That campaign “changed philanthropy in Rhode Island permanently,” says Ronald Gallo, the foundation’s president and CEO. Both the Foundation and the United Way are becoming more strategic about where they direct their funds — essentially looking for how best to leverage their dollars, and to address problems at their roots — and encouraging greater collaboration (rather than competition and duplication) among smaller nonprofits.
This is the way entrepreneurs think, and it’s the way nonprofits will have to think if they are to survive in an age that increasingly equates financial donations with venture capital. “It’s not just about writing a check anymore, and that’s a very healthy trend,” says Daugherty.
Lorne Adrain, Chuck Holland
SOCIAL VENTURE PARTNERS OF RHODE ISLAND
Howie Sneider didn’t join the staff of The Steel Yard because he wanted to hone his business skills. “I just want to make stuff,” says Sneider, a Rhode Island School of Design graduate who specializes in sculpture and metalworking. As Public Projects and Urban Furniture coordinator, however, Sneider finds himself running what has become a micro-manufacturing arm of this nonprofit school for the industrial arts.
Orders stream in for all kinds of functional (and nonfunctional) metal art, like the funky garbage cans along Wickenden Street, and the bicycles spinning atop metal poles on the bike path in Olneyville. This year, his department is projected to do about $150,000 in sales, money that will be reinvested in The Steel Yard’s studio facilities and youth programming.
Since the nonprofit opened four years ago in the old Providence Steel and Iron Co. plant, this side business has mushroomed on its own. Eager to maintain that momentum, but unsure how best to build the business, the organization this year turned to a group of business-savvy philanthropists, Social Venture Partners of Rhode Island (www.svpri.org). The executives and entrepreneurs who are members of SVPRI invest both time and money ($2,500 a year each) in helping nonprofits establish income-producing social enterprises. In The Steel Yard’s case, they’re advising Sneider and his colleagues on how to write a formal business plan that will shape the manufacturing operation’s future. “They’re successful from a demand perspective,” says Lorne Adrain, a Providence-based life insurance and estate planning specialist who co-founded SVPRI in 2002. “We’re trying to help them flesh out, how do we meet this demand? Should we limit our product line? Should we subcontract with other pockets of artists?”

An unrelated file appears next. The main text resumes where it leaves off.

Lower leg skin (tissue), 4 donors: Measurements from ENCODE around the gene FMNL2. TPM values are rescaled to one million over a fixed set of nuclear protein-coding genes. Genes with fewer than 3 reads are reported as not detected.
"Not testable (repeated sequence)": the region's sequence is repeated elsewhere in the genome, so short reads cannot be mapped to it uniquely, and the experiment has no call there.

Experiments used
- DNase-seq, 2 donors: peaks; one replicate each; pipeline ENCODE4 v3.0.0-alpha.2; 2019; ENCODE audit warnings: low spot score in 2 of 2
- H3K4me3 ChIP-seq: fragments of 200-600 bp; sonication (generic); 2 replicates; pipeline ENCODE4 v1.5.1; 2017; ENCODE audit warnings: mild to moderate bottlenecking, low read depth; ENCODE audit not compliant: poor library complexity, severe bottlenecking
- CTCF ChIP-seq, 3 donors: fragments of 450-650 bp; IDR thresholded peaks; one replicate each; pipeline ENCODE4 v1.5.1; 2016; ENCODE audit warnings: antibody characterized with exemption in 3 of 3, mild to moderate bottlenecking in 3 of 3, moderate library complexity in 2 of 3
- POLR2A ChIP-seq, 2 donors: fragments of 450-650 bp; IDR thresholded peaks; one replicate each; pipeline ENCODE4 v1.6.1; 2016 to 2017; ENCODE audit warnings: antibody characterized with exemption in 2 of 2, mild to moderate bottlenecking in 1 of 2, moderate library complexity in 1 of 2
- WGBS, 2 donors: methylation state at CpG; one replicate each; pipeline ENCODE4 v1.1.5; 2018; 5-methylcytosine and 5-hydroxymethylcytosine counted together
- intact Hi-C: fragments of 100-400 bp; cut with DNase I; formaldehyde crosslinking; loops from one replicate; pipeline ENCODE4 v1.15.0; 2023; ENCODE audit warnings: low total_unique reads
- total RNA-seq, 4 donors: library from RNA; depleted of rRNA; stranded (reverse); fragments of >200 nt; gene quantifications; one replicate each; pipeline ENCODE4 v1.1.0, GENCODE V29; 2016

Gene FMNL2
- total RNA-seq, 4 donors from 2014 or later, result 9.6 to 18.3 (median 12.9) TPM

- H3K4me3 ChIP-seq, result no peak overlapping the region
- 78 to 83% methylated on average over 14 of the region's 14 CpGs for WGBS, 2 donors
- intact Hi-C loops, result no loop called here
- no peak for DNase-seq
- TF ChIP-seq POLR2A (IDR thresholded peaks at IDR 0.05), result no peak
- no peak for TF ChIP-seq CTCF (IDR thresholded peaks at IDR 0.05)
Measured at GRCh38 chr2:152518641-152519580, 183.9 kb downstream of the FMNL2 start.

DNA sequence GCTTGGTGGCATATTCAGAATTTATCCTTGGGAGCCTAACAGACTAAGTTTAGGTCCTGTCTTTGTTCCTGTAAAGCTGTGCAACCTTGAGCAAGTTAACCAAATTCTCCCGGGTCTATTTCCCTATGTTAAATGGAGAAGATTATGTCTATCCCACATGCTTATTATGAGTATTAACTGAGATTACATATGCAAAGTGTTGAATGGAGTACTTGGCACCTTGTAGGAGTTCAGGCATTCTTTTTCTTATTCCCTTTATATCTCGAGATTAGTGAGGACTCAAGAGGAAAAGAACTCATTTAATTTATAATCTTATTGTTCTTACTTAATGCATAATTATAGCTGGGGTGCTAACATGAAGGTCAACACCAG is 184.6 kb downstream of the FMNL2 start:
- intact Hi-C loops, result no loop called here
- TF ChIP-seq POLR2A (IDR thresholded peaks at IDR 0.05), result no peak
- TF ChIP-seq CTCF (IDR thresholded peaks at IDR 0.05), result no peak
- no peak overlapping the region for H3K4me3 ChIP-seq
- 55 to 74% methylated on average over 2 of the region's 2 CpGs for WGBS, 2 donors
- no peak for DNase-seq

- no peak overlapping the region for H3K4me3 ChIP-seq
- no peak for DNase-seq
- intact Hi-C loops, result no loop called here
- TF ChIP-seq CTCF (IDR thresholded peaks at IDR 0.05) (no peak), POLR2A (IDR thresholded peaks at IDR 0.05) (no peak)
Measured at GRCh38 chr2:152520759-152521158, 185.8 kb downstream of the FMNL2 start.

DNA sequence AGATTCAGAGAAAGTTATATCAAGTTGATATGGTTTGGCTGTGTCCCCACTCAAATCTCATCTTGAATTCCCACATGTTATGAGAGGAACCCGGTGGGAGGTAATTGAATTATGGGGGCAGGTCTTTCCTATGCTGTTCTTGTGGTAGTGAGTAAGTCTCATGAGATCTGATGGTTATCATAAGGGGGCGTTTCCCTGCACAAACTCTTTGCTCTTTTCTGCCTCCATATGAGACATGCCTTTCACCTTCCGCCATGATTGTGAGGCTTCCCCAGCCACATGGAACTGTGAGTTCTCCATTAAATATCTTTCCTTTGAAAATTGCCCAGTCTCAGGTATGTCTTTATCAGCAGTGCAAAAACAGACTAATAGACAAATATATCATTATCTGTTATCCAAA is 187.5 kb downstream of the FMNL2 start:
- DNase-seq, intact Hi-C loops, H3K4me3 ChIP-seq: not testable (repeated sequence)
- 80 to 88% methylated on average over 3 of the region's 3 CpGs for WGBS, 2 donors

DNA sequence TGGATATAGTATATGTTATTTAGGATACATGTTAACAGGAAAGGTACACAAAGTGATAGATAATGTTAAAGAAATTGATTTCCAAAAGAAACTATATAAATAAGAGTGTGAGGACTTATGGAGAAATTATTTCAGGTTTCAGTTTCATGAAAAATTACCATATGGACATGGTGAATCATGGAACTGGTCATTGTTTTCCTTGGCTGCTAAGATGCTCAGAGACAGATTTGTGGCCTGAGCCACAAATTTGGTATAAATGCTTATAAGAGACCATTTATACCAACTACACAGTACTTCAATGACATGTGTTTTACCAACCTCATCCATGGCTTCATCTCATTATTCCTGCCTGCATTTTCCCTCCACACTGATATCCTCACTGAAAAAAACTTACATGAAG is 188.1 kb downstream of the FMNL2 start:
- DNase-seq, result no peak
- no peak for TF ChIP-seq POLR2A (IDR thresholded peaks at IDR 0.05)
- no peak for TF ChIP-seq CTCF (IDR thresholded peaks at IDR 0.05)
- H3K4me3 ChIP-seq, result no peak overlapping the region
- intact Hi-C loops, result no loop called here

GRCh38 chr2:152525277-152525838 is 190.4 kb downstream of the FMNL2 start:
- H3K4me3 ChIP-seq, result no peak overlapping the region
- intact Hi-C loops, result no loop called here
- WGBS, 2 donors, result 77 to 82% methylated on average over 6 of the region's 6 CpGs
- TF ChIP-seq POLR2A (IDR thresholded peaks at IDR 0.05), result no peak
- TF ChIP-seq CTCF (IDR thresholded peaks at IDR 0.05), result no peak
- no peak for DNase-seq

SVPRI’s style of “giving” allows Adrain, fifty-three, and the other partners to connect with their causes and, more importantly from their perspective, to stick with them, providing guidance and tracking progress for several years. Based on the first SVP organization started in Seattle about ten years ago, it’s an approach that appeals to younger entrepreneurial types who “are less trusting that good will be done, and more interested in looking under the covers to see what is going on in an organization we support,” says Chuck Holland, who recently replaced Adrain as SVPRI’s chairman.
Holland began checking out causes about six years ago when, after his second or third computer start-up, he found he’d lost interest in the high-tech rat race. “I wanted more value out of what I did. If I did another start-up, it would be to have more money, and that’s it,” says Holland. Having made his technology fortune relatively early in life, Holland, now fifty-six, decided to redirect his entrepreneurial energy toward nonprofits. He was a founding partner and executive director of a SVP chapter in Boston before moving to Warwick fulltime two years ago.